Anatomy of an Epidemic : Magic Bullets, Psychiatric Drugs, and the Astonishing Rise of Mental Illness in America, Paperback

Anatomy of an Epidemic : Magic Bullets, Psychiatric Drugs, and the Astonishing Rise of Mental Illness in America Paperback

4.5 out of 5 (3 ratings)


  • Format: Paperback
  • Pages: 416 pages, black & white tables, figures
  • Publisher: Broadway Books (A Division of Bantam Doubleday Del
  • Publication Date:
  • Category: Popular medicine & health
  • ISBN: 9780307452429



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Showing 1 - 3 of 3 reviews.

Review by

Lately there has been a lot of talk here in the U.S. about our broken Social Security system. Media and certain members of government are quick to blame the problem on our rising number of senior citizens. No one has publicly addressed the very real issue that is weighing down our system, which is the incredible amount of children and adults under 65 who are now on SSI or SSDI due to anxiety and depression. This is a recent phenomenon, and one of many Whitaker addresses in this book.The information here is fascinating, stunning, and, at times, terrifying. While I wouldn't call this an 'easy' read, the writing style is conversational and engaging. You don't need a background in psychology to understand the facts.I highly recommend this book to everyone, particularly parents who are contemplating medications for their children.

Review by

This book is a disturbing expose of psychopharmaceuticals, the biological basis of mental illness, and the historical background of treatments and their efficacy or lack thereof. The author’s critique leans very much toward non-medicating mental illness (or at least short term medication) of everything from schizophrenia to depression, but he supplies compelling arguments and substantial scientific literature to back up this stand. The worst cases that he brings up are very frightening, and depressing.

Review by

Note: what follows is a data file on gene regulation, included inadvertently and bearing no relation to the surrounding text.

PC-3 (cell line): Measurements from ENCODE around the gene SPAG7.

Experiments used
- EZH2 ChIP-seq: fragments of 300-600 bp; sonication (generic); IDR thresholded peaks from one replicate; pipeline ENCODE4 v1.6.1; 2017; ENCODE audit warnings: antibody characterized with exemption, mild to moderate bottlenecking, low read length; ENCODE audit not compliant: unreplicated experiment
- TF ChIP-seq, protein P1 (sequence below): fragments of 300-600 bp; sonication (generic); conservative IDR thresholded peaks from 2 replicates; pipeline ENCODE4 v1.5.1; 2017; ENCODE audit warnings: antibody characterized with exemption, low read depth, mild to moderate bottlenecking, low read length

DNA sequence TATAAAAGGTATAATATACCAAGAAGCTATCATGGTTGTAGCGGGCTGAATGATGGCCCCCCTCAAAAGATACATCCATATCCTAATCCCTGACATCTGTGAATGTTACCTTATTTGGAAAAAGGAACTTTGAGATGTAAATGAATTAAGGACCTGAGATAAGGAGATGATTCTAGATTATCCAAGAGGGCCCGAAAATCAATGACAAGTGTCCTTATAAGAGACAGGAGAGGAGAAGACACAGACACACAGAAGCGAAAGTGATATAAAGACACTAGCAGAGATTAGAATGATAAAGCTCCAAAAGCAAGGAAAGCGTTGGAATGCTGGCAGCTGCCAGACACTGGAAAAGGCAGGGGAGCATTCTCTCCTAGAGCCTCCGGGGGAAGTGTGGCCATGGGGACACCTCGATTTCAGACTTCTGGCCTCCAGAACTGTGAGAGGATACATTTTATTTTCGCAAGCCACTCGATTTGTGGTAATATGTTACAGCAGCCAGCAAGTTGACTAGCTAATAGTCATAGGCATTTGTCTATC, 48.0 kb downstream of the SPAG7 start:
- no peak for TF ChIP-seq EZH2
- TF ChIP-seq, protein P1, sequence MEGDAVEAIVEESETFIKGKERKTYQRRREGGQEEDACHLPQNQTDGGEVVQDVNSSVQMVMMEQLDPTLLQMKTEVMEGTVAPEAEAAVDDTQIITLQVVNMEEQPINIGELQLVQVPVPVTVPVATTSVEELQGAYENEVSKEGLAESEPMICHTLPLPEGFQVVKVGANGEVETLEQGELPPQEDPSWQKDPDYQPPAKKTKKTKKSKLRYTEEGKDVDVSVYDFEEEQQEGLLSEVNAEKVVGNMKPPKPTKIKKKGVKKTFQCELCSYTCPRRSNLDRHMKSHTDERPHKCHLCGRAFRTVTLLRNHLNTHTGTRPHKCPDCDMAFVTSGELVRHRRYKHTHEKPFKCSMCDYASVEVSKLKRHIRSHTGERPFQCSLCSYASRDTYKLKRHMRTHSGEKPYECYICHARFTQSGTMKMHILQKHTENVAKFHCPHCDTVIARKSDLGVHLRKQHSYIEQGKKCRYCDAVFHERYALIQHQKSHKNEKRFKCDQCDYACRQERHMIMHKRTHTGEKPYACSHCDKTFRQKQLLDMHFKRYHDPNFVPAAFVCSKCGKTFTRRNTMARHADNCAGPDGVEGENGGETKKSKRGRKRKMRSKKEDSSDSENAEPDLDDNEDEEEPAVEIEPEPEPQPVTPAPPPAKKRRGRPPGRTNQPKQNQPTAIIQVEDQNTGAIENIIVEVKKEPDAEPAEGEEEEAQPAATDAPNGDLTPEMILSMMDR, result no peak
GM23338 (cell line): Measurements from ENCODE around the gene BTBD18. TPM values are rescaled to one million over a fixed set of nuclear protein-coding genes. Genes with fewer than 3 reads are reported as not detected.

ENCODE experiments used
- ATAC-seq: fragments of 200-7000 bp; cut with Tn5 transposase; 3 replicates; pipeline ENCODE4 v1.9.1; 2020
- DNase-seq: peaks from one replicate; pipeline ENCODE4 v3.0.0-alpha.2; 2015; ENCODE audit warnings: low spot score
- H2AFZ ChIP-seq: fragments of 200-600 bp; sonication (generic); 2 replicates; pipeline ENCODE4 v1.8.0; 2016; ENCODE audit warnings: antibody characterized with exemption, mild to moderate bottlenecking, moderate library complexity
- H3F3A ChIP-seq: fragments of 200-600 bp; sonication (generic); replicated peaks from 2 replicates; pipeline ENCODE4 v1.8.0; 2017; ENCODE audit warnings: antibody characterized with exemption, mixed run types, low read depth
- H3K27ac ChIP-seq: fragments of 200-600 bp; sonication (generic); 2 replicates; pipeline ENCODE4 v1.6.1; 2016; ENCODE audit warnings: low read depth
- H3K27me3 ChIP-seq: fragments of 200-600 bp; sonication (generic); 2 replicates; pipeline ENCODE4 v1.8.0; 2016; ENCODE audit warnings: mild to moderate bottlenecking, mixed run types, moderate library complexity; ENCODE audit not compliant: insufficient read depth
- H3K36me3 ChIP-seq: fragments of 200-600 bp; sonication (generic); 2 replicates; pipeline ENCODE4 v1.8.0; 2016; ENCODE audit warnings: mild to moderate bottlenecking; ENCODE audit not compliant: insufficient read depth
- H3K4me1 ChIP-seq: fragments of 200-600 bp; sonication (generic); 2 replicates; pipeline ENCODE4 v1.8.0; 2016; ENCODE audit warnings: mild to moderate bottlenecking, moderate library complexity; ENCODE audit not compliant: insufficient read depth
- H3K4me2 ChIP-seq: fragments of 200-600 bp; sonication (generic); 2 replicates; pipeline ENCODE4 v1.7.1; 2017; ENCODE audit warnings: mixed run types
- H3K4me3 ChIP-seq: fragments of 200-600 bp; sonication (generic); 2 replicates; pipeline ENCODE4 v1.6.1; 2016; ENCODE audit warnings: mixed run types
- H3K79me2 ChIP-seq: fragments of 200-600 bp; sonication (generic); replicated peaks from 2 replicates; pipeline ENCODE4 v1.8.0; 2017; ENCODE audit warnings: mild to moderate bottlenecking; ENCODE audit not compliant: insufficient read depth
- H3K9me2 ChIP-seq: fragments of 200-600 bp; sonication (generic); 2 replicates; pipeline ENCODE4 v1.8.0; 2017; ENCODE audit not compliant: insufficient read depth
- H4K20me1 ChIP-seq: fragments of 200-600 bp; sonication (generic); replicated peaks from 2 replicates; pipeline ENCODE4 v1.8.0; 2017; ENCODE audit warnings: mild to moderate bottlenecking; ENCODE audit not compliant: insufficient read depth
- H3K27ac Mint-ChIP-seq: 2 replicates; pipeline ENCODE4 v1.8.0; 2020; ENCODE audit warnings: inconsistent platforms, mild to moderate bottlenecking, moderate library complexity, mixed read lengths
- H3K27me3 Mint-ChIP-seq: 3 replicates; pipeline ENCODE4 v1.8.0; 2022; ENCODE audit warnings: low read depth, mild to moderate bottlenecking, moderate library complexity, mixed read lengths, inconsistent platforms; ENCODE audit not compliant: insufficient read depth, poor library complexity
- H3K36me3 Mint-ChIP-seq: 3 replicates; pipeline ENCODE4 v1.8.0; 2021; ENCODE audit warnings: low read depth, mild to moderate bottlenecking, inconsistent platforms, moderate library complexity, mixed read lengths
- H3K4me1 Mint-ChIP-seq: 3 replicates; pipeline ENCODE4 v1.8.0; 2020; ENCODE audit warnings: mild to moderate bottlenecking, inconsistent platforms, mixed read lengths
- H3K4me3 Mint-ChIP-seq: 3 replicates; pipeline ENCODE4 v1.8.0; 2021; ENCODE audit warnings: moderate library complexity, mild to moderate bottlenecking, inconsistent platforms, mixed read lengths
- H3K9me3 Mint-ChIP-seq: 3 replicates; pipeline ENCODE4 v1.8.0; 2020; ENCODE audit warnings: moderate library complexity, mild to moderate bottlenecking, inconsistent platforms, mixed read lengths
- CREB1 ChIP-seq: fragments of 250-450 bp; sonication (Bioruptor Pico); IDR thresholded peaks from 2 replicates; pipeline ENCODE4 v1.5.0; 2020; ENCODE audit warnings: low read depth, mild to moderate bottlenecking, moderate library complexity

This book we incredibly interesting, and incredibly terrifying. I have mixed feelings--on the one hand I did think before I read this book that medication could be good for people. But I also thought that some diagnoses are being giving too frequently and that perhaps there is some misuse of medications.<br/><br/>The entire premise of this book, however, is that the mess not only don't help patients, it actually makes them worse! It INCREASES the chances of relapse and increases likelihood of brain damage. It is really terrifying.<br/><br/>Why don't we know about this you ask? Simple: money. The pharmaceutical companies pay good money to doctors, psychiatrists, professors, for this information not to gt out, and for the message that these meds in fact help and are the only answer.<br/><br/>It's sickening. Heartbreaking. The book repeatedly comes back to the issue that many of these medicated people are now on disability, being physically unable to work now. <br/><br/>The only thing keeping this book from four stars was the little voice in my head asking me to be critical of everything I read--including this authors conclusions. There were many instances where the author's conclusion isn't the only possible one, where it was obvious a quote was taken out of context, or just where he might have been trying to make the numbers sound more impressive, rather than really trying to do a strict comparison. Of course, he is trying to get a point across and to be persuasive. I just have a few doubts on some of his claims. Overall I agree with the premise: we need to medicate less.

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